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The bold headlines in the September 16, 1920, edition of the Arkansas Gazette announced the historic news to a city that revered its professional baseball team. The beloved Little Rock Travelers had won the city’s first minor league pennant the previous afternoon with a 1 – 0 win over the Nashville Volunteers. Ecstatic Travelers fans awoke to news a standing-room-only crowd had witnessed out at Kavanaugh Park. The Travelers were indeed Champions of the Southern Association that September morning in 1920. The celebration of that first championship occurred 100 years ago this month.
An American Indian from Oklahoma, named Moses Yellow Horse was the winning pitcher that historic evening and a hometown favorite son known locally as “Scrappy” Moore delivered the only run with a fifth-inning single. Scrappy and Yellow Horse were fierce competitors with colorful names that epitomized the collection of memorable characters that inspired a city and set a Traveler’s attendance mark that would stand for 30 years.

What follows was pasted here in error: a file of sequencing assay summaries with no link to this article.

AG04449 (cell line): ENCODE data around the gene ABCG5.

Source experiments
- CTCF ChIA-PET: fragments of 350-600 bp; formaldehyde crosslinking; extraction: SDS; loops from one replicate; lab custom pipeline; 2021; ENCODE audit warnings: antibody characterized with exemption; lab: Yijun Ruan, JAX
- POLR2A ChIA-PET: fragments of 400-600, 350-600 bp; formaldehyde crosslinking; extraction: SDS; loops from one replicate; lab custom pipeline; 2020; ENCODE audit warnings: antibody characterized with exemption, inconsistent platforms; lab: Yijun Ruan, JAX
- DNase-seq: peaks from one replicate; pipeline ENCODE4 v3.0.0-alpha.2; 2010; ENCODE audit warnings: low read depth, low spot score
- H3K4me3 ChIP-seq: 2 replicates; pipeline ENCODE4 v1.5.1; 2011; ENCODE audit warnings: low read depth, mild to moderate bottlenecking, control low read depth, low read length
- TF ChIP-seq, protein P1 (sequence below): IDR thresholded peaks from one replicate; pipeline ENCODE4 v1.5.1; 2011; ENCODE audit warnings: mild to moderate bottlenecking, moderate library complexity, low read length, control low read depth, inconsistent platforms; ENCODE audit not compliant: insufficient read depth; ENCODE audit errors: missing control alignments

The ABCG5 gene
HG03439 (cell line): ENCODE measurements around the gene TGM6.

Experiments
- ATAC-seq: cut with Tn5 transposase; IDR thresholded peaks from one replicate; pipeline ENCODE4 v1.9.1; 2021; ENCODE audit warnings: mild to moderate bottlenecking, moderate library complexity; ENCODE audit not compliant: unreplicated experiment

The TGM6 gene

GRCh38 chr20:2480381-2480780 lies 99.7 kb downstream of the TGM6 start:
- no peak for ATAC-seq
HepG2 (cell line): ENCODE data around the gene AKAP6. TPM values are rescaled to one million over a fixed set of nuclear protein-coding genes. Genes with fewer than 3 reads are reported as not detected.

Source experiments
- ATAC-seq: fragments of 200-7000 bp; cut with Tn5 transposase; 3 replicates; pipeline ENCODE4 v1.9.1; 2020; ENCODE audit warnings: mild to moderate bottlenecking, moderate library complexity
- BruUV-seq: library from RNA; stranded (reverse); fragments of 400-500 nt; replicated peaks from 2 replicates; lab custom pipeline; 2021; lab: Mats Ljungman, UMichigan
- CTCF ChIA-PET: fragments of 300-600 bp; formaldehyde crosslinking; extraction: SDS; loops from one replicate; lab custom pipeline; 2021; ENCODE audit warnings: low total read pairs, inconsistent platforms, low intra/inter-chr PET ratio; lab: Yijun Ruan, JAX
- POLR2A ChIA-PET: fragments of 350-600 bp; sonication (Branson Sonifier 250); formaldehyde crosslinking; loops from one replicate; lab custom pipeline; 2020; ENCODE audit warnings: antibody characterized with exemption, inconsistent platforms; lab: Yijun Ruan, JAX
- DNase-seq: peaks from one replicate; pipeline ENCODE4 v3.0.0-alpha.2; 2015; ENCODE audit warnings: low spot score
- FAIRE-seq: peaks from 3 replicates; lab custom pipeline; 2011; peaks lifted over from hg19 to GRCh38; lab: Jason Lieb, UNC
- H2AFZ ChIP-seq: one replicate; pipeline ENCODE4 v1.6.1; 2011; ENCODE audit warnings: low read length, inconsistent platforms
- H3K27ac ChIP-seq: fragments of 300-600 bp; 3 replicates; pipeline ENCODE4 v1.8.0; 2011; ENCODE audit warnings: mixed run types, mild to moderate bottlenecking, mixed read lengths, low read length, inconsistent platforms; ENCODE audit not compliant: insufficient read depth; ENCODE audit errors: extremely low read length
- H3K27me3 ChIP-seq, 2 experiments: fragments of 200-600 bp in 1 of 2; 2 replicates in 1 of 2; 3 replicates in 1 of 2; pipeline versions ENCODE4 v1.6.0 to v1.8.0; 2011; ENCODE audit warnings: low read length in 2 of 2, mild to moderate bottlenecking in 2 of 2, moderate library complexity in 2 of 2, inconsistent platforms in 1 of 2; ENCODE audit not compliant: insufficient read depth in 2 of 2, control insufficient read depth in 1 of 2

The 1920s version of Little Rock Travelers had been purchased in 1915 by local businessman and former player R. G. Allen when the Montgomery franchise in the Southern Association became available. The new team was welcomed back with great enthusiasm. Especially happy to see the Southern Association return was local Judge William Marmaduke Kavanaugh, who was president of the league despite not having a team in his home city. Ironically, Kavanaugh did not live to see the success of the new franchise. Obviously elated to have baseball back in Little Rock, the affable judge was the exuberant host for a party honoring Allen and other league officials on February 20, 1915. The 48-year-old Kavanaugh died the next day with what local newspapers described as “acute indigestion.” The home field of the Travelers, West End Park, was renamed Kavanaugh Field in his honor.